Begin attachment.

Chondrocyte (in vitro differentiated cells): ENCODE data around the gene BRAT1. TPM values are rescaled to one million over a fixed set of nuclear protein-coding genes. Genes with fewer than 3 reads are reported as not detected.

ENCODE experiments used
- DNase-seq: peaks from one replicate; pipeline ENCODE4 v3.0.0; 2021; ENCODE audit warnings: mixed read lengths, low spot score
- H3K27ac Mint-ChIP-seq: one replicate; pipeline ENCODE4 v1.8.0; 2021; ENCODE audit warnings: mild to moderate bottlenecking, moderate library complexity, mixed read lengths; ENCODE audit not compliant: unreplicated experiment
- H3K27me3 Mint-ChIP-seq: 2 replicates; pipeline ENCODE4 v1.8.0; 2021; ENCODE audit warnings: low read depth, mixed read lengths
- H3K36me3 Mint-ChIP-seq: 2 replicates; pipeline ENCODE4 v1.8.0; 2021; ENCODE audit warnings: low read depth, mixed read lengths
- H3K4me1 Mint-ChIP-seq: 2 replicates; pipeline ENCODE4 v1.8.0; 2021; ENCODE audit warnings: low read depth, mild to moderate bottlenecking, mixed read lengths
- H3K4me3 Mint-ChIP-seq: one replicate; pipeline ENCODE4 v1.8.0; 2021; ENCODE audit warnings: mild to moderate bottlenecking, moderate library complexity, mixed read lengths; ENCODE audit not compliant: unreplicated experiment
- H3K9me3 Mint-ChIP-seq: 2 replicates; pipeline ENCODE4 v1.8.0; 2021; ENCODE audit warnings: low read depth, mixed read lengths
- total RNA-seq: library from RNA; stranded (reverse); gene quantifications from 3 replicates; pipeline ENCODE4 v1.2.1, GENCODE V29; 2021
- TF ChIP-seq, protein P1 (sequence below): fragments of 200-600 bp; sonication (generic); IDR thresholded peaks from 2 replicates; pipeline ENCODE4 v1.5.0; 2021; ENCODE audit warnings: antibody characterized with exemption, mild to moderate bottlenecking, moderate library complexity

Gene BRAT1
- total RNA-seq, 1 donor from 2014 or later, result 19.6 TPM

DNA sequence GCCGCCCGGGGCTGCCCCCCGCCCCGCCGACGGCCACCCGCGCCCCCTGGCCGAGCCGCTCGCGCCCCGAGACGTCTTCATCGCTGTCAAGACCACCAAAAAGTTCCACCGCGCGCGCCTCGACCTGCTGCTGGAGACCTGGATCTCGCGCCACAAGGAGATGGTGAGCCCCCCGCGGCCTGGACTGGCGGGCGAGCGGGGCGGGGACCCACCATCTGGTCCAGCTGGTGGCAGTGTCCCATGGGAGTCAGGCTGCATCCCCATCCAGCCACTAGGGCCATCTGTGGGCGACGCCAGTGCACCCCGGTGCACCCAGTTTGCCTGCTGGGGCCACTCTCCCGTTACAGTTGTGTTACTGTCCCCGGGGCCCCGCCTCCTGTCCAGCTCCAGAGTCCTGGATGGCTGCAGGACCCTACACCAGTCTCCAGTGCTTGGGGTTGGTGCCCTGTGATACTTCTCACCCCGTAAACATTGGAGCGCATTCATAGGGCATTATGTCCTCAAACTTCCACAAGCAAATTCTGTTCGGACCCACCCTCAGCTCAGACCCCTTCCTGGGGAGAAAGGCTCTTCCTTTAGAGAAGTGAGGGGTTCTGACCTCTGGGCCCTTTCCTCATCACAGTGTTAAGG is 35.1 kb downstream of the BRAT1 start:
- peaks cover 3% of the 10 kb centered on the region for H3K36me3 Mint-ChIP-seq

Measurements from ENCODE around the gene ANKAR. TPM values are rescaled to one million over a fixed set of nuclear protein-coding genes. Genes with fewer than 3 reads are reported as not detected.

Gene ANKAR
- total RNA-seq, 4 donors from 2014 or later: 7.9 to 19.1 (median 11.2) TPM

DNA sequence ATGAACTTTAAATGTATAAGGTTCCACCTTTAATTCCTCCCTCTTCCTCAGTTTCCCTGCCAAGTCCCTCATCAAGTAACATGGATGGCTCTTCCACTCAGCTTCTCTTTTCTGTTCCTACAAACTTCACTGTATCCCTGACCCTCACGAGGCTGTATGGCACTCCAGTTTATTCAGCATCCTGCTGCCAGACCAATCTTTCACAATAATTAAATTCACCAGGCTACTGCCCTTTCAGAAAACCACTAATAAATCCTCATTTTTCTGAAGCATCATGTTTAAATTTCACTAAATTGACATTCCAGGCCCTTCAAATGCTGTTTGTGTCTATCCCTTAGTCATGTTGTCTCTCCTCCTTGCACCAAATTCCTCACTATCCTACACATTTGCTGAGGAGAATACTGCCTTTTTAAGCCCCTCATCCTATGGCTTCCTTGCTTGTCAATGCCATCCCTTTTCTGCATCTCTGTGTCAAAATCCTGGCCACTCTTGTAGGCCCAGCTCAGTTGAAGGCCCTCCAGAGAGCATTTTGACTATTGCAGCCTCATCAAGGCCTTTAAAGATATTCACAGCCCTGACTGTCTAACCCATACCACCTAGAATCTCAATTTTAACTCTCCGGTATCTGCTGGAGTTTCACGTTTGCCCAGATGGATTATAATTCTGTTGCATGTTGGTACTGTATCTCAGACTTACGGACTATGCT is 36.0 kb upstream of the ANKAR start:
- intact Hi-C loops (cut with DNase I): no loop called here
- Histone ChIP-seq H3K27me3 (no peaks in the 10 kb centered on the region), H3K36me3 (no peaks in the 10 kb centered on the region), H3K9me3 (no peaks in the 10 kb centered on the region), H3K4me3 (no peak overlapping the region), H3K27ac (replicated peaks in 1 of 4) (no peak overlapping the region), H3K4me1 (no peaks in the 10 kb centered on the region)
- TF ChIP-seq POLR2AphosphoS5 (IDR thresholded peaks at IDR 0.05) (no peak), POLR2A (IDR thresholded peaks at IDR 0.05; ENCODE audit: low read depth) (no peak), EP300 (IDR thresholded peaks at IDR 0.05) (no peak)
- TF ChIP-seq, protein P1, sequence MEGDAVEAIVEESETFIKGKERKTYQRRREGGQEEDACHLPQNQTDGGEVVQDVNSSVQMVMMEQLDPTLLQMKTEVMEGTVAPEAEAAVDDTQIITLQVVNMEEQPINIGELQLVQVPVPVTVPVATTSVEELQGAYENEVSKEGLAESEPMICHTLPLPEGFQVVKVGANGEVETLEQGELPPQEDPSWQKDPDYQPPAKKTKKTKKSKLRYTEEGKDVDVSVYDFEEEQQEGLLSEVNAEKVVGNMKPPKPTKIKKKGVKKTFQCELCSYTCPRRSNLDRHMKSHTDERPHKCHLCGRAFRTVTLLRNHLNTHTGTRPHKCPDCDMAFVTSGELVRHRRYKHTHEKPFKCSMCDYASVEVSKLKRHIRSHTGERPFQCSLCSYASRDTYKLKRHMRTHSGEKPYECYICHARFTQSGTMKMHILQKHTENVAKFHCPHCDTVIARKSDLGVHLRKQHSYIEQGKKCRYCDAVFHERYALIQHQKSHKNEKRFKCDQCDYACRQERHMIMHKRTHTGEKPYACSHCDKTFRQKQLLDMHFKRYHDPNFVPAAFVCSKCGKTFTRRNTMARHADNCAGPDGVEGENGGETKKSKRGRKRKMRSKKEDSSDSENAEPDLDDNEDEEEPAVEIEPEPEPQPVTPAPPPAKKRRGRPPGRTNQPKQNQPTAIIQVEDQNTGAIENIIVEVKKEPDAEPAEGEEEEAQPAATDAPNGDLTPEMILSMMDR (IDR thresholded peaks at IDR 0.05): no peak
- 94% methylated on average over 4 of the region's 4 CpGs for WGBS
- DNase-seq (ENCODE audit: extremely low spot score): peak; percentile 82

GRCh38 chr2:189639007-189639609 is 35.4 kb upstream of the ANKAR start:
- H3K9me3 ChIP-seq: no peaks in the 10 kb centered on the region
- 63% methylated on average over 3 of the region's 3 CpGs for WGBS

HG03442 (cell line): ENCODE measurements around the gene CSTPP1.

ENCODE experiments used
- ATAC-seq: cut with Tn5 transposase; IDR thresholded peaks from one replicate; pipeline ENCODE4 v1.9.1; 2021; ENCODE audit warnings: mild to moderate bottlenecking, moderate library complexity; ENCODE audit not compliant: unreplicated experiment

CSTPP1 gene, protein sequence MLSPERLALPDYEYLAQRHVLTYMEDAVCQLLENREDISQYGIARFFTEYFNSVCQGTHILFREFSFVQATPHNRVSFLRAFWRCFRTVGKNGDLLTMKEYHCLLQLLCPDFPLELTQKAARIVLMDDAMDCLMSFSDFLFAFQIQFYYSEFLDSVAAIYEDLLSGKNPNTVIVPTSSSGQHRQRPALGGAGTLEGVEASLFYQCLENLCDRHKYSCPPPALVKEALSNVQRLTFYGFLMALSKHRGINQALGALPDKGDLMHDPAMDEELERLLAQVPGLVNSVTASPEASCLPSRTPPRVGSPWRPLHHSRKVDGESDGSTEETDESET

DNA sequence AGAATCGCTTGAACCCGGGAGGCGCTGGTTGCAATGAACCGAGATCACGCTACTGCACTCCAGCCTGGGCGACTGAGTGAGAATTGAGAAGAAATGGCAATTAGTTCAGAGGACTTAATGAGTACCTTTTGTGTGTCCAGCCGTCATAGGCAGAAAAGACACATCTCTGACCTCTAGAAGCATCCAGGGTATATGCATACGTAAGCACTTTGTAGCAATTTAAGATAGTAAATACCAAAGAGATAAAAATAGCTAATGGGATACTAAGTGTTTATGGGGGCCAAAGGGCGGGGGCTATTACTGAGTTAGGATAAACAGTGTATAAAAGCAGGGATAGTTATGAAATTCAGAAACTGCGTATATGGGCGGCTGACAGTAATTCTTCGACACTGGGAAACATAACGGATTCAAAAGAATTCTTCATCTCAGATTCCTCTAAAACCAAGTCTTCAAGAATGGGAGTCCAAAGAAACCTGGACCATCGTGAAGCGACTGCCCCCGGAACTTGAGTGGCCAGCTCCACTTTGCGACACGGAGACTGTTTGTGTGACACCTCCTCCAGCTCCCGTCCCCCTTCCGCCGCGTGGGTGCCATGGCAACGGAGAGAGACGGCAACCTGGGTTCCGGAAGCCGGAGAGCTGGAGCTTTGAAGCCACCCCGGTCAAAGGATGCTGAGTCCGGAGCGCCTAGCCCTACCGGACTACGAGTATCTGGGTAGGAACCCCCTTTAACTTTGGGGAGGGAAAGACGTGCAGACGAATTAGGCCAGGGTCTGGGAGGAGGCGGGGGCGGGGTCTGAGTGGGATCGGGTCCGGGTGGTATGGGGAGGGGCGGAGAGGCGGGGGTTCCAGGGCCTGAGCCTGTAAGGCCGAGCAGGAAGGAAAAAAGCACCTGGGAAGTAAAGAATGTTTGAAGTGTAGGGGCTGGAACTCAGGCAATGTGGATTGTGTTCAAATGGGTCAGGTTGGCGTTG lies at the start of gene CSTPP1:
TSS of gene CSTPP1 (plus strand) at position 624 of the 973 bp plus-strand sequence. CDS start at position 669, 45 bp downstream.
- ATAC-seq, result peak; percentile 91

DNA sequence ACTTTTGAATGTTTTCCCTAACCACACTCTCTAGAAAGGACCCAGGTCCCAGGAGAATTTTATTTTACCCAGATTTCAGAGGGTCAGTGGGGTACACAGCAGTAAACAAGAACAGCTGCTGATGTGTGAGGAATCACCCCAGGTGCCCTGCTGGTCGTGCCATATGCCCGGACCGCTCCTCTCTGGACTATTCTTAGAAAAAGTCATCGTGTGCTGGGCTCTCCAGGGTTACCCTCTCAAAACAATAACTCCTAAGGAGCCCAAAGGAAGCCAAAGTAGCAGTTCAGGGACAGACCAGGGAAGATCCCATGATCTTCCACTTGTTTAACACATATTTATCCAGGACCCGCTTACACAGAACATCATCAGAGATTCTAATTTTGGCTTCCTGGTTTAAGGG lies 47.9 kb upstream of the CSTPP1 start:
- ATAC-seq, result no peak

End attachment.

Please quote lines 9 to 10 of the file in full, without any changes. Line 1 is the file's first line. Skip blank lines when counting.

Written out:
- H3K9me3 Mint-ChIP-seq: 2 replicates; pipeline ENCODE4 v1.8.0; 2021; ENCODE audit warnings: low read depth, mixed read lengths
- total RNA-seq: library from RNA; stranded (reverse); gene quantifications from 3 replicates; pipeline ENCODE4 v1.2.1, GENCODE V29; 2021